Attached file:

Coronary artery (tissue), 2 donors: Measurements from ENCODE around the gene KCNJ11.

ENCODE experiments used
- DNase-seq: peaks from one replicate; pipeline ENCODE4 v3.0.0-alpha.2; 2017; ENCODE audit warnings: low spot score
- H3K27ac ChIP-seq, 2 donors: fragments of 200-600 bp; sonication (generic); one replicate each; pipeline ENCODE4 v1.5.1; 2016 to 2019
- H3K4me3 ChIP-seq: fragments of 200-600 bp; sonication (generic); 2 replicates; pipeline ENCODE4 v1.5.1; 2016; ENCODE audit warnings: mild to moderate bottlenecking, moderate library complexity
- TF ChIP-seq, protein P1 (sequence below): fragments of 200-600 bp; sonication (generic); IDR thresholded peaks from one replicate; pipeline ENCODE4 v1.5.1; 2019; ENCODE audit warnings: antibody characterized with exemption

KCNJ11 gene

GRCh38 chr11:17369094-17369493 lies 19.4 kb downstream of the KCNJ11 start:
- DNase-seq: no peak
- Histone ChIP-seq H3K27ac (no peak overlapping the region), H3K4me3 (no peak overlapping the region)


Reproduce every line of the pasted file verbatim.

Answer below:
Coronary artery (tissue), 2 donors: Measurements from ENCODE around the gene KCNJ11.

ENCODE experiments used
- DNase-seq: peaks from one replicate; pipeline ENCODE4 v3.0.0-alpha.2; 2017; ENCODE audit warnings: low spot score
- H3K27ac ChIP-seq, 2 donors: fragments of 200-600 bp; sonication (generic); one replicate each; pipeline ENCODE4 v1.5.1; 2016 to 2019
- H3K4me3 ChIP-seq: fragments of 200-600 bp; sonication (generic); 2 replicates; pipeline ENCODE4 v1.5.1; 2016; ENCODE audit warnings: mild to moderate bottlenecking, moderate library complexity
- TF ChIP-seq, protein P1 (sequence below): fragments of 200-600 bp; sonication (generic); IDR thresholded peaks from one replicate; pipeline ENCODE4 v1.5.1; 2019; ENCODE audit warnings: antibody characterized with exemption

KCNJ11 gene

GRCh38 chr11:17369094-17369493 lies 19.4 kb downstream of the KCNJ11 start:
- DNase-seq: no peak
- Histone ChIP-seq H3K27ac (no peak overlapping the region), H3K4me3 (no peak overlapping the region)